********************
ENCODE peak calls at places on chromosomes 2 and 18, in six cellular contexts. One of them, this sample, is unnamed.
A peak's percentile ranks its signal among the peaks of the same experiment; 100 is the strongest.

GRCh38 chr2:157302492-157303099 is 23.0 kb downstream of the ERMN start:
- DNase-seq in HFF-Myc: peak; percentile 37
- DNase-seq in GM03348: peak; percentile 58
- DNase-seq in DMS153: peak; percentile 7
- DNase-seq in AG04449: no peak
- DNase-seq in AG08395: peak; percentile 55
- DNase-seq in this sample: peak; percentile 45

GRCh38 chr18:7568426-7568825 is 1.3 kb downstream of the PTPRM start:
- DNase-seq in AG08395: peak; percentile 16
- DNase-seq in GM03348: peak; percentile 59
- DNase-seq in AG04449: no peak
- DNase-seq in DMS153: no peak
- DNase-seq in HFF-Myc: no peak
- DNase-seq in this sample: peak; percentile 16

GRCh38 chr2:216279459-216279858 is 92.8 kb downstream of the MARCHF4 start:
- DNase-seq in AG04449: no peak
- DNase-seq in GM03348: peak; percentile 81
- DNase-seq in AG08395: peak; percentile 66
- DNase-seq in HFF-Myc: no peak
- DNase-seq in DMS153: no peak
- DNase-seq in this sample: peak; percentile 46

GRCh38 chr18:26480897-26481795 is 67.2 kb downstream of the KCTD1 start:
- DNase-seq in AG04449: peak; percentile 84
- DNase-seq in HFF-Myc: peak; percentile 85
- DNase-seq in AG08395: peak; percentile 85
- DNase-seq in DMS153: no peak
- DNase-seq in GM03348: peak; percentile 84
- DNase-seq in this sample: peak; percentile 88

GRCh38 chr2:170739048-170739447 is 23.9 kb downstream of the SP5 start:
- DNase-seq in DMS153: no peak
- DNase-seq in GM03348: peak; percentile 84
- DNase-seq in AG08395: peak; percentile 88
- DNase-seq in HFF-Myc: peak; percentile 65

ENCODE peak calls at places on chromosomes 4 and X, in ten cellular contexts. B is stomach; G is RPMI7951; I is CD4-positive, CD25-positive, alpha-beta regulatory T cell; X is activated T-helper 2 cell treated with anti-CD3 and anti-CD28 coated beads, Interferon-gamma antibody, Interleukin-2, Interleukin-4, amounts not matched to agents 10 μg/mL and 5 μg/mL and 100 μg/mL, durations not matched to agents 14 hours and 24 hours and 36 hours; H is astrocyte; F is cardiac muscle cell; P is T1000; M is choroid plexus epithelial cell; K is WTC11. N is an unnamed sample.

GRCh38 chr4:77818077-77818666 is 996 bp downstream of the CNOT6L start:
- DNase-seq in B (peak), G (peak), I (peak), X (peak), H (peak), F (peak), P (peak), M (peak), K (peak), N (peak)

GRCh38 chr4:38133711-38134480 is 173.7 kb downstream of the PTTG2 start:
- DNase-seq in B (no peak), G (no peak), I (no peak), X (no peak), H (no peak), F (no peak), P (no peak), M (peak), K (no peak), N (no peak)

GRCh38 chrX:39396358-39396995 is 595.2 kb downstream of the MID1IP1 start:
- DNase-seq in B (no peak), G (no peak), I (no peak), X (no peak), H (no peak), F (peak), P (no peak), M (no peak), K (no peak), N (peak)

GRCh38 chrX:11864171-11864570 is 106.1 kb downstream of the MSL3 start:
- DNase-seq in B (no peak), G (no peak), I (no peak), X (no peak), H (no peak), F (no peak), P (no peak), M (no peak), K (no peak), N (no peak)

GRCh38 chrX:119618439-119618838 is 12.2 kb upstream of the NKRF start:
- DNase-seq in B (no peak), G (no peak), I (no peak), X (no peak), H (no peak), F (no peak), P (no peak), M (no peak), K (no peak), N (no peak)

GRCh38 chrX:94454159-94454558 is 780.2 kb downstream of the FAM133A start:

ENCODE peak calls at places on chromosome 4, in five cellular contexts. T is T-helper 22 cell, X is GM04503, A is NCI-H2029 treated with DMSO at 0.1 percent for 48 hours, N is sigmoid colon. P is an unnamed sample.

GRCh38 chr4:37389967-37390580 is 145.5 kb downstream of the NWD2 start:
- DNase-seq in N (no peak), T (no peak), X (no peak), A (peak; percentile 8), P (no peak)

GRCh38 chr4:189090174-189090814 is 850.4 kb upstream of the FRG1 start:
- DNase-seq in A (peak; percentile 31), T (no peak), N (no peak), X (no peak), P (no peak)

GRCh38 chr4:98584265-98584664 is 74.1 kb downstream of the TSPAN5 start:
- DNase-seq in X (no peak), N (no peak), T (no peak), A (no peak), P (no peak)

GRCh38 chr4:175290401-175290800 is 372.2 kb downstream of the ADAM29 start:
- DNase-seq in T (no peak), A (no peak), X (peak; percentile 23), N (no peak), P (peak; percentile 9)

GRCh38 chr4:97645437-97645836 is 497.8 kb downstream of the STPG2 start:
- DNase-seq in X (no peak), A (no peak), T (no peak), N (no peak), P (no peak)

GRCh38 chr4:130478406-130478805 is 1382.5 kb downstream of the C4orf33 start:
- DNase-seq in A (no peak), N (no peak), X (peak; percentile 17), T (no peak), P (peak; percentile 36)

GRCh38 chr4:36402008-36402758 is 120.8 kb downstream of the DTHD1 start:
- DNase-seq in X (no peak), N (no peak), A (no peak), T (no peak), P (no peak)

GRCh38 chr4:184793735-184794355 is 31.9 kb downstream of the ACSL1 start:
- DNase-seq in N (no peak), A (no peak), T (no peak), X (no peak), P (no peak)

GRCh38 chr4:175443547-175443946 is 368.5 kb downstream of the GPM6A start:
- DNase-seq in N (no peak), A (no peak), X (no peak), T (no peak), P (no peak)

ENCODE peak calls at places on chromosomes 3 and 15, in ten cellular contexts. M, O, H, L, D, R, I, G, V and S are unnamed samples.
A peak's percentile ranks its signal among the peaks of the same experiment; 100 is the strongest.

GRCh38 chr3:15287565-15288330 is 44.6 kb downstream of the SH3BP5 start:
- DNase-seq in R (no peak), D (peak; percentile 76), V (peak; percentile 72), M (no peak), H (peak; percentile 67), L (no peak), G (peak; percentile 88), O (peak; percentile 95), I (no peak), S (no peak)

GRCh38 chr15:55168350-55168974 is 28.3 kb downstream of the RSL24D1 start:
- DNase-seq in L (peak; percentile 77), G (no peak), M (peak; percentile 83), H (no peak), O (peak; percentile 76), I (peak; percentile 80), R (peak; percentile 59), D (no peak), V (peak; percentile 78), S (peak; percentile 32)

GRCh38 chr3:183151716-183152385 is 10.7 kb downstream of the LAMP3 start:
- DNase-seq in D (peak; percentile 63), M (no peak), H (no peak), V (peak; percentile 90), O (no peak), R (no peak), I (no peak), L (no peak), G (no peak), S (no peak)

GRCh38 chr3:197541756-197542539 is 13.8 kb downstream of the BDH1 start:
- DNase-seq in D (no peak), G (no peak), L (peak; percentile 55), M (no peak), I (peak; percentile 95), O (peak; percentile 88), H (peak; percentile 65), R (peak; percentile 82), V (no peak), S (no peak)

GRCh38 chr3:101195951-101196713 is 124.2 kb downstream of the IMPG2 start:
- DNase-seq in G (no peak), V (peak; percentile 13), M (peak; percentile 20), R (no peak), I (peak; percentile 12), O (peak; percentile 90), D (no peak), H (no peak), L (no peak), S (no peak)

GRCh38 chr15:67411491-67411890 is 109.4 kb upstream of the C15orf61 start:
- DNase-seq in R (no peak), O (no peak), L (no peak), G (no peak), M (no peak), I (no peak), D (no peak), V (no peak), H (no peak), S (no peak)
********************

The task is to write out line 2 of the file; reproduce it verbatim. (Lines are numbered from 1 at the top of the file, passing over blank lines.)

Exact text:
A peak's percentile ranks its signal among the peaks of the same experiment; 100 is the strongest.